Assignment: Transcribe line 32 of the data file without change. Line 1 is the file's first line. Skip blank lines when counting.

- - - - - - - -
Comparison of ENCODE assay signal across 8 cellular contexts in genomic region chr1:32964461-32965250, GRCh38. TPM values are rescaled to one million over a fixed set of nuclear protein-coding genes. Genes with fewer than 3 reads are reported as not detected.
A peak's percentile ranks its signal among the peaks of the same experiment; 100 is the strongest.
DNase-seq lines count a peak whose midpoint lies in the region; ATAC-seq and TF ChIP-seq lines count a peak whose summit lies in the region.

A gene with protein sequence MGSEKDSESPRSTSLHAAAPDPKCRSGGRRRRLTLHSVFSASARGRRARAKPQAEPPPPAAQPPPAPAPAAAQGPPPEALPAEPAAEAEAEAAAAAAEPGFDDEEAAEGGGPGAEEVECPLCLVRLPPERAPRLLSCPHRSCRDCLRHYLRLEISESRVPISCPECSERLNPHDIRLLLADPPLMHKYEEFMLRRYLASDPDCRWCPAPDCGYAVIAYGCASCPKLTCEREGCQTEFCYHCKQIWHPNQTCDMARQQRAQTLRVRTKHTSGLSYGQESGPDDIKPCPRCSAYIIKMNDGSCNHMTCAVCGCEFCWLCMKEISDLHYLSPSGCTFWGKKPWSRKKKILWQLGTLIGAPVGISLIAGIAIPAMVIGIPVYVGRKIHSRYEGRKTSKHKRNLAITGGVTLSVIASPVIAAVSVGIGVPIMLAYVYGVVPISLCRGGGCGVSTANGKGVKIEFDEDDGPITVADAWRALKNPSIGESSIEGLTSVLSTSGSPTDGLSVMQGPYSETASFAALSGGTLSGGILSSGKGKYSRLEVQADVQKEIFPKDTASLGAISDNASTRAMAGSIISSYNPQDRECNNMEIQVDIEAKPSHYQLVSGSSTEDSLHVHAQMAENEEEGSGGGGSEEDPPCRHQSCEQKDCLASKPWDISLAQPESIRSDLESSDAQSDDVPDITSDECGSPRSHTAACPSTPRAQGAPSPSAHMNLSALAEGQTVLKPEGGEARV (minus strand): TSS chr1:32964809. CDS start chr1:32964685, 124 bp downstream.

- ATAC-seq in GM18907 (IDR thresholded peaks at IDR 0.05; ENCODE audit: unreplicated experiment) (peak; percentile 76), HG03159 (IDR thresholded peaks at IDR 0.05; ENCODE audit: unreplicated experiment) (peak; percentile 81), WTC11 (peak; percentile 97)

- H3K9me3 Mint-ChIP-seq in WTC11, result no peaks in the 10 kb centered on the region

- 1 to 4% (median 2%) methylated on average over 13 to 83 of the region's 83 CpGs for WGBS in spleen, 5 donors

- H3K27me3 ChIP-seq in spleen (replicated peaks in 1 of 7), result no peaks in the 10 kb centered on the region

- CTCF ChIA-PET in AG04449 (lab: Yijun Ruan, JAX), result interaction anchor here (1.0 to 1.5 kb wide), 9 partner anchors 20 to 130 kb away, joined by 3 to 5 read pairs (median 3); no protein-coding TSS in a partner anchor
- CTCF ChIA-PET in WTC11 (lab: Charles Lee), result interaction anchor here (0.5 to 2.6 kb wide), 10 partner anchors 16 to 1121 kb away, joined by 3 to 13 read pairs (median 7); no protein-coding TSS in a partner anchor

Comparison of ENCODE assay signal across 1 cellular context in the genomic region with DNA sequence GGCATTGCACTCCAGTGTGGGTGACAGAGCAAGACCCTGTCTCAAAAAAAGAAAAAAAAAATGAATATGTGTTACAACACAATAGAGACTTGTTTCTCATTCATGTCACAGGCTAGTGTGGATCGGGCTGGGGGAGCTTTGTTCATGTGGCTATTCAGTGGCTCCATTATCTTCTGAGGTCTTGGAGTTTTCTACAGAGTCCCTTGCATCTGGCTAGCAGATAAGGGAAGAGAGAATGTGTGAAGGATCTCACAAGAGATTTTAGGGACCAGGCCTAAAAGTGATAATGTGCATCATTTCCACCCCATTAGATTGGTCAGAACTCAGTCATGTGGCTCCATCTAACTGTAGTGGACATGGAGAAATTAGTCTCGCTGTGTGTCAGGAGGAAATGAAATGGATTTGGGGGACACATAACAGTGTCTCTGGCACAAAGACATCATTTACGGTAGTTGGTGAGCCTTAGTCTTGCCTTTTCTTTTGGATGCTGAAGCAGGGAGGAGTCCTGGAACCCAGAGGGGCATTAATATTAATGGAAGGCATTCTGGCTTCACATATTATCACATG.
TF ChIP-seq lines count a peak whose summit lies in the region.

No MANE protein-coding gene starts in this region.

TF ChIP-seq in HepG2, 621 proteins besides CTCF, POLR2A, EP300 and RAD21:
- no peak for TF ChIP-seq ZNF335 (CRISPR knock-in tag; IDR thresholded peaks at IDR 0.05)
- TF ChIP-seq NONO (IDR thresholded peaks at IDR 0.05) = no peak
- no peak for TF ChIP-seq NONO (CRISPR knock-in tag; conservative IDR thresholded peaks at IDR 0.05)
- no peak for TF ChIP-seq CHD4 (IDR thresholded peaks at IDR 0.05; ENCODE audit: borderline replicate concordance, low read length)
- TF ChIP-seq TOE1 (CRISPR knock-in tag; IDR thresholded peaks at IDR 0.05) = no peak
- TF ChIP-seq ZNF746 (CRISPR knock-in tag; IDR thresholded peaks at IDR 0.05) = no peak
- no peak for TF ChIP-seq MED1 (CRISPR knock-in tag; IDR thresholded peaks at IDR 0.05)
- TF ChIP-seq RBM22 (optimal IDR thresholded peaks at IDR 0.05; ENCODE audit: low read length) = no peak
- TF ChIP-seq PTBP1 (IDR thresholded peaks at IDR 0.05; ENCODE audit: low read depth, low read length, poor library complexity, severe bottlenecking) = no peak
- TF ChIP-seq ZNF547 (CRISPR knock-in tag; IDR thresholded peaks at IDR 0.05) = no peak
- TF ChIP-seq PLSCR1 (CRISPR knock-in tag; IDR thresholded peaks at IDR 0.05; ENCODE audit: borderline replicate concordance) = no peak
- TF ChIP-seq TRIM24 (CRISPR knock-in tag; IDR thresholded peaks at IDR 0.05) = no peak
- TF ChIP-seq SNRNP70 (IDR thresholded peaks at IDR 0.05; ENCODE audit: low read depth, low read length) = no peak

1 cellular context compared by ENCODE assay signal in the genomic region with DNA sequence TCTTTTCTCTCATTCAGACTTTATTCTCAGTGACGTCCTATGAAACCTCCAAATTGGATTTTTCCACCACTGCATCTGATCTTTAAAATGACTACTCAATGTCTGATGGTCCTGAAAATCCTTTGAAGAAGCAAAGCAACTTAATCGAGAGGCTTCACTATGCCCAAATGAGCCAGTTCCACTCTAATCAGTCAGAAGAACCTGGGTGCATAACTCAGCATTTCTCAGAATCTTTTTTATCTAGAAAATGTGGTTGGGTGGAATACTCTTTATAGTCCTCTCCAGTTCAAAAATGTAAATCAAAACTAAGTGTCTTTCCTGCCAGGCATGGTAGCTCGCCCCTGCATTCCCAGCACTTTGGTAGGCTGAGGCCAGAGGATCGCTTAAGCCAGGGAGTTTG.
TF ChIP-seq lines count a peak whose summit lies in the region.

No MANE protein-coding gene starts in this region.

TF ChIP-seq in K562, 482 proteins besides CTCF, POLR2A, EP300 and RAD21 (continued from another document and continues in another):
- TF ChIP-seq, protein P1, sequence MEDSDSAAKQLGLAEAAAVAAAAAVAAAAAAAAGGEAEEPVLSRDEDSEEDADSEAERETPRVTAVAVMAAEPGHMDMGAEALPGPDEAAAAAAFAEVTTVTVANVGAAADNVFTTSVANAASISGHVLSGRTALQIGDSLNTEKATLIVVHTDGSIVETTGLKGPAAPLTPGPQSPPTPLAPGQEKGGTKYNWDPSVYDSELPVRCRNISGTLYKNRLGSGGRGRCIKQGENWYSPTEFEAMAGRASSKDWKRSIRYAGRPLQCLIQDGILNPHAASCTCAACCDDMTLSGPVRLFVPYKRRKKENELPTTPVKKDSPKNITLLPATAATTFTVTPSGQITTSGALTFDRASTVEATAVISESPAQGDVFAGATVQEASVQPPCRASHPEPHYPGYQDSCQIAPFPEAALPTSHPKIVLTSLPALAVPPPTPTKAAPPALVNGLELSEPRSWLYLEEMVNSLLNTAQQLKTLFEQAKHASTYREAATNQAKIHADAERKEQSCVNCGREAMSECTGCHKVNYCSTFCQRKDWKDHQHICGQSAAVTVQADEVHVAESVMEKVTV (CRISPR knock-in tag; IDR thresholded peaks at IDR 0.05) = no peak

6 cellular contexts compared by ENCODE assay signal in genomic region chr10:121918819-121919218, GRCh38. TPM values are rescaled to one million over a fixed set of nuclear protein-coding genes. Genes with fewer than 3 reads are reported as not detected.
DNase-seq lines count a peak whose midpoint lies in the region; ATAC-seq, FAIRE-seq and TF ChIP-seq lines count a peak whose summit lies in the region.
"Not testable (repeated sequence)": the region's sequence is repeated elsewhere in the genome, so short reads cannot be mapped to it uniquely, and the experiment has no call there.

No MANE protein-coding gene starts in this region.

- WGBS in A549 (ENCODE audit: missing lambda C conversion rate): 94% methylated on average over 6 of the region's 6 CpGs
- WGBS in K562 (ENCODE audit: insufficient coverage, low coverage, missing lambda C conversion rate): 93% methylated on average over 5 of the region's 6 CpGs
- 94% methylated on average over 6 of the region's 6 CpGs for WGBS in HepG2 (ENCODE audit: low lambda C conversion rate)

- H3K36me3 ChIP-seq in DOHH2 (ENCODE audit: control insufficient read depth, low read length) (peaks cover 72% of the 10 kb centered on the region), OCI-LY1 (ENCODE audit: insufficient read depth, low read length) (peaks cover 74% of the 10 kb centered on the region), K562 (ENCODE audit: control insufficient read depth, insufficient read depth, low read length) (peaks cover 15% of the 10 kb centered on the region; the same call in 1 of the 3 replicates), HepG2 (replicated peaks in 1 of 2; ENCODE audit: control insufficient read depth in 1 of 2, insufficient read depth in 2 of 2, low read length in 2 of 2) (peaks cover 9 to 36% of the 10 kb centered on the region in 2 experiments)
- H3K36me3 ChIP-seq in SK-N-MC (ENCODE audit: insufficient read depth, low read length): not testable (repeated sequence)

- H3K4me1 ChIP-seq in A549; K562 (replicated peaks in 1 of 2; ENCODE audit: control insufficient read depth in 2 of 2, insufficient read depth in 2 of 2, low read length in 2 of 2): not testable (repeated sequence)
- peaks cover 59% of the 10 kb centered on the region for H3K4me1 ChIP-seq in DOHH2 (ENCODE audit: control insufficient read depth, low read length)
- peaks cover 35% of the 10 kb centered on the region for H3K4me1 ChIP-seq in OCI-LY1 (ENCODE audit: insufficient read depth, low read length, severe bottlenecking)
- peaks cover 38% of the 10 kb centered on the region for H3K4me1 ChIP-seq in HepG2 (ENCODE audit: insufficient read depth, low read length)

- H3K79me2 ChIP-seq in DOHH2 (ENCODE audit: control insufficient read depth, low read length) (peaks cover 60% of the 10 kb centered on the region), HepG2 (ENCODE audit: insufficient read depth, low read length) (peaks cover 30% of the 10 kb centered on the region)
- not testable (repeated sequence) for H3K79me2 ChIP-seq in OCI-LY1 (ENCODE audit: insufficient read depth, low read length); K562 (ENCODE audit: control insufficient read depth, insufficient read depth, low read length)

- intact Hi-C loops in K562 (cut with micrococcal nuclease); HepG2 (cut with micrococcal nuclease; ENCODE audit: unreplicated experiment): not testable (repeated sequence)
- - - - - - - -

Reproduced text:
- TF ChIP-seq, protein P1, sequence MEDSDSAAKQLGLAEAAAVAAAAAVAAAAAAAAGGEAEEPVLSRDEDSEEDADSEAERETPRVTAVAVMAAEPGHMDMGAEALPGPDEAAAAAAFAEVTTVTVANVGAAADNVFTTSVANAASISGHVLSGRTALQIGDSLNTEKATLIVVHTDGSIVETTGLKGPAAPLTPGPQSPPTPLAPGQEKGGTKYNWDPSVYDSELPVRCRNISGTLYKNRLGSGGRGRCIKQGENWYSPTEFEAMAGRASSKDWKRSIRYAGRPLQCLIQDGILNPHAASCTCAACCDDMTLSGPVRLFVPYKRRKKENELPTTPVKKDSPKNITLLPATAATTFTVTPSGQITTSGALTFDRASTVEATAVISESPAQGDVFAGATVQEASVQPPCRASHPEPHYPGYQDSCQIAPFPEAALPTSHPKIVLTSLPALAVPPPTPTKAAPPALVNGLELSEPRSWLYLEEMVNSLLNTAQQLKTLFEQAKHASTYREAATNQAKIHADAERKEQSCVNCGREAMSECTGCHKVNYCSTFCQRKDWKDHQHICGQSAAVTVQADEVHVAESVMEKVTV (CRISPR knock-in tag; IDR thresholded peaks at IDR 0.05) = no peak